Not Your Father’s Anti­semitism: Hatred of the Jews in the 21st Century

Michael Beren­baum, ed.
  • Review
By – January 5, 2012
Anti-Semi­tism may be the old­est and most per­sis­tent social pathol­o­gy, what his­to­ri­an Robert Wistrich calls the longest hatred.” There is a ready mar­ket for anti-Semi­tism, reli­gious and social, ancient, medieval, mod­ern, and now post­mod­ern. Cul­tur­al and lit­er­ary crit­ic George Stein­er attrib­ut­es this per­pet­u­al hatred of the Jews to their inven­tion of con­science.” That is how he char­ac­ter­izes Moses’ demand for obe­di­ence to law, Jesus’ demand for love and sac­ri­fice, Marx’s demand for per­fect jus­tice and Freud’s demand for hon­est self-knowl­edge. That these stan­dards for per­fec­tion are unfull­fil­l­able is the source of deep and bit­ter resent­ment of the peo­ple who devised” them. Oth­ers say it is because Jews have cho­sen to be a peo­ple who dwells apart,” as the Bib­li­cal pagan prophet Bal­aam pro­claimed, unwill­ing to assim­i­late or sub­merge their iden­ti­ty. From ancient times through the cen­turies of Chris­t­ian hege­mo­ny in Europe, and Mus­lim hege­mo­ny in the Mid­dle East, resent­ment and even hatred of the Jews grew out of their com­mit­ment to their own reli­gion and their rejec­tion of two of the major world reli­gions, Chris­tian­i­ty and Islam. Wal­ter Laque­ur, for thir­ty years the direc­tor of the Wiener Library in Lon­don, the lead­ing insti­tute for the study of anti-Semi­tism, pro­vides a suc­cinct and cohe­sive his­tor­i­cal account of this phe­nom­e­non. In The Chang­ing Face of Anti-Semi­tism he argues that dur­ing the 1500 years of Chris­t­ian hege­mo­ny in Europe, the roots of that hatred were reli­gious and the­o­log­i­cal. In the mod­ern era, the hatred sprang from reli­gious roots sec­u­lar­ized, with the Jew­ish dif­fer­ence being more and more attrib­uted to race and ide­ol­o­gy. He skill­ful­ly demon­strates the unique tenac­i­ty of anti-Semi­tism with an endur­ing and his­tor­i­cal reach that even affect­ed democ­ra­cies in Europe and the Unit­ed States.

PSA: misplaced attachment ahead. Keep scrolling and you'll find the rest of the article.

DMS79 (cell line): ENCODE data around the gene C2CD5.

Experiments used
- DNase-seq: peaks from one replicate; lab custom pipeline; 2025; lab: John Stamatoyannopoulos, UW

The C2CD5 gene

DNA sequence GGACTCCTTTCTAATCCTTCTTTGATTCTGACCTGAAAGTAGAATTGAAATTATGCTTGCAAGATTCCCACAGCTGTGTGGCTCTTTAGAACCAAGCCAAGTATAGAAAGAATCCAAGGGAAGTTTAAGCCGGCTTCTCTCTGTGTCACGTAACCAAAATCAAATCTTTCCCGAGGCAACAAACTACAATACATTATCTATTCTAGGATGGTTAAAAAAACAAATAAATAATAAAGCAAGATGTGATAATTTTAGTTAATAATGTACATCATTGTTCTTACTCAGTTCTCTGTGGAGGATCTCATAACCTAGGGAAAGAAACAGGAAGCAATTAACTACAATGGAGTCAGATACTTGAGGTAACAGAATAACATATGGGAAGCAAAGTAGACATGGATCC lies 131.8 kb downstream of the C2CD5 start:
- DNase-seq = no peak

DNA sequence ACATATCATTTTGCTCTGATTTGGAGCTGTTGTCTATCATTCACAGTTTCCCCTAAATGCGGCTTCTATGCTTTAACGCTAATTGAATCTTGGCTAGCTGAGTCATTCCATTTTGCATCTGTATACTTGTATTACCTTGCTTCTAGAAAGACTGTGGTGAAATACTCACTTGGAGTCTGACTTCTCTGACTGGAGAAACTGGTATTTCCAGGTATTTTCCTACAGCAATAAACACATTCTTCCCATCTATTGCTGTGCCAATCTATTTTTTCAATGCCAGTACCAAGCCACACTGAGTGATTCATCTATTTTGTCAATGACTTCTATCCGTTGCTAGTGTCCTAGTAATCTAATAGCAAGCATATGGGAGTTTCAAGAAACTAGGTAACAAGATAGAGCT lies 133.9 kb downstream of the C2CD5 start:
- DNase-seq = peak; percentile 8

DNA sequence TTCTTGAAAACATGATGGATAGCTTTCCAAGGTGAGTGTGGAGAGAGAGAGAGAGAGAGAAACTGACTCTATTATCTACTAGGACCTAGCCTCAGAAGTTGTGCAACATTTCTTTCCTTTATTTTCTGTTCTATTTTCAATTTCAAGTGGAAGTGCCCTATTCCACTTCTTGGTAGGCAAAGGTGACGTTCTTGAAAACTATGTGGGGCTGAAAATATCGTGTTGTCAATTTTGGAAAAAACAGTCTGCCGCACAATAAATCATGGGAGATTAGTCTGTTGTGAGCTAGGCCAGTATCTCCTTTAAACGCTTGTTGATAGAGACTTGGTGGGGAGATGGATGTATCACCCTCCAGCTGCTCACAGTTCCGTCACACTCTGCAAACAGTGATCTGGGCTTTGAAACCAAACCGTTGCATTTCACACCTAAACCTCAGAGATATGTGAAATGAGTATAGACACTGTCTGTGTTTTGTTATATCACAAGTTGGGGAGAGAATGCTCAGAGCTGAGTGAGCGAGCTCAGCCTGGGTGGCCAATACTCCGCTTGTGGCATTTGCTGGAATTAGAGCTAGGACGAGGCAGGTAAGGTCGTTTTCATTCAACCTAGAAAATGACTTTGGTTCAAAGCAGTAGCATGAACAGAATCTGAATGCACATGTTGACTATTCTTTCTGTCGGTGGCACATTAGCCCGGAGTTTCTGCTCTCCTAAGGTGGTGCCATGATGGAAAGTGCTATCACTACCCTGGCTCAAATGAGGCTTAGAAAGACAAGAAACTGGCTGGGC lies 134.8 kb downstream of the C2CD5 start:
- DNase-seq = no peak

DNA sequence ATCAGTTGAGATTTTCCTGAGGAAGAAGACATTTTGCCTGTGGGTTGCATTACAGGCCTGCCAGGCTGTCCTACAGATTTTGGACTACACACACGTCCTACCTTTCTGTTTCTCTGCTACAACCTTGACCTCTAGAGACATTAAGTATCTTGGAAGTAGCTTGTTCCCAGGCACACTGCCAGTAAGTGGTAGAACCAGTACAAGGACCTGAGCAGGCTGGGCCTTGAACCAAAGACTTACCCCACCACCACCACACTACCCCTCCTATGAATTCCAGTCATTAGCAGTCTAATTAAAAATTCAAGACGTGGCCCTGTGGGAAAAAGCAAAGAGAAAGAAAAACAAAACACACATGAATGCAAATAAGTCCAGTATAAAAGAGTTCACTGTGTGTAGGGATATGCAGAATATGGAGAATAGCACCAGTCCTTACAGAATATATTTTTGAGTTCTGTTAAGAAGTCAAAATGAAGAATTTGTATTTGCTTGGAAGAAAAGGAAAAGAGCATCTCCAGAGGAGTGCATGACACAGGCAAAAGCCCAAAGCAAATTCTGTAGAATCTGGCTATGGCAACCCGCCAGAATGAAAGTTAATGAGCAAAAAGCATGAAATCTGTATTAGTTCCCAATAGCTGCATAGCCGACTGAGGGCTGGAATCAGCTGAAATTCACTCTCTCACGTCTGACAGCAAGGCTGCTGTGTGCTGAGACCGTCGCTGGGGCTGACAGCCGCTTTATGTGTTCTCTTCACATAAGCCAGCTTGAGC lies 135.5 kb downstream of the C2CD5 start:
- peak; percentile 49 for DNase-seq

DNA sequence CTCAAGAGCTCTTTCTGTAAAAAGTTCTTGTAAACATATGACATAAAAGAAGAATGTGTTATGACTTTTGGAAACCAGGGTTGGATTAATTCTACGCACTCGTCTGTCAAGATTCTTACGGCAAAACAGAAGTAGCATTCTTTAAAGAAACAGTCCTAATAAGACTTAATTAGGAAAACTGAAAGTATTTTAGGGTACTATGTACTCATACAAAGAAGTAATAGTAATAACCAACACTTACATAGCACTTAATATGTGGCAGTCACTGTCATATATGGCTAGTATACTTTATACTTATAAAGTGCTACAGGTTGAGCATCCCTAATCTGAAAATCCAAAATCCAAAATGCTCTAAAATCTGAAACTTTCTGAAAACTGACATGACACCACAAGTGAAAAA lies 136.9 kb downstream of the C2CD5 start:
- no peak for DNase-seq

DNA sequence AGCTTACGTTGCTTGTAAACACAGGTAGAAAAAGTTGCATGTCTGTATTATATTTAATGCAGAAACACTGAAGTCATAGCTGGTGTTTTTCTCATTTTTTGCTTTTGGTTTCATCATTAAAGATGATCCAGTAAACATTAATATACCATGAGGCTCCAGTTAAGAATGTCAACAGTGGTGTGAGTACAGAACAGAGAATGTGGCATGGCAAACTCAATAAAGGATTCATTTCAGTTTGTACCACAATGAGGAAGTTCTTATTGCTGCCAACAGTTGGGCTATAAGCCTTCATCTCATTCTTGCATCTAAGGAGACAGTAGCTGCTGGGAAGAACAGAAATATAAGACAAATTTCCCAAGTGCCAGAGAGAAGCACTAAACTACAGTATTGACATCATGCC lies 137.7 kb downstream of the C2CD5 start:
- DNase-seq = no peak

Com­mon to both reli­gious and sec­u­lar forms of anti-Semi­tism is the per­sis­tence of cer­tain myths that over the cen­turies demo­nized and dehu­man­ized the Jew­ish peo­ple. No mat­ter how absurd and irra­tional, these myths, which por­tray the Jews as the source of evil and cor­rup­tion, attract­ed many believ­ers even among the edu­cat­ed, and pro­voked and jus­ti­fied per­se­cu­tion, expul­sion, mas­sacre, and geno­cide. Mar­vin Per­ry and Fred­er­ick M. Schweitzer in Anti­se­mit­ic Myths col­lect over nine­ty doc­u­ments that focus on the nature, evo­lu­tion, and mean­ing of the prin­ci­pal myths that have made anti-Semi­tism such a lethal force in his­to­ry: Jews as dei­cides, rit­u­al mur­der­ers, agents of the dev­il, inter­na­tion­al con­spir­a­tors, and mate­ri­al­is­tic, unscrupu­lous Shy­locks. In their com­pre­hen­sive and invalu­able col­lec­tion of pri­ma­ry sources, they demon­strate that anti-Semi­tism is one of the great con­stants of West­ern civ­i­liza­tion. The oppo­nents of nation­al­ism saw Jews as uncom­pro­mis­ing nation­al­ists, with a nation­al­ist God and a nation­al­ist Torah; the nation­al­ists saw Jews as inter­na­tion­al­ists with alle­giance to no coun­try. Polit­i­cal lib­er­als denounced the Jews as an instru­ment of reac­tionary and Phar­i­sa­ic author­i­ty; polit­i­cal reac­tionar­ies denounced them as agents of change. Reli­gious Chris­tians blamed Jews for killing Jesus and for their inter­est in rea­son, sci­ence, and inquiry; and the free thinkers accused them of super­sti­tious and reli­gious fanati­cism. Some writ­ers saw the Jew as the root of anar­chy, Marx­ism, immoral­i­ty, and sub­ver­sion, while some rad­i­cals and social reform­ers described the Jew as char­ac­ter­ized by self­in­ter­est, mate­ri­al­ism, and greed. What strikes the read­er of these doc­u­ments is the unique inten­si­ty of Jew hatred, the irra­tional fear of the Jews and the almost lim­it­less alle­ga­tions of Jew­ish evil­do­ing and capac­i­ty for crime and destruc­tion. Even after the Holo­caust, these myths con­tin­ue to cir­cu­late, par­tic­u­lar­ly in the Mus­lim world, which has enthu­si­as­ti­cal­ly embraced medieval Chris­t­ian, mod­ern Euro­pean, and Nazi anti- Semit­ic myths. In a world in which dif­fer­ence is increas­ing­ly a source of con­flict, the oth­er­ness of the Jew, so ably doc­u­ment­ed in this book, appears salient and pernicious.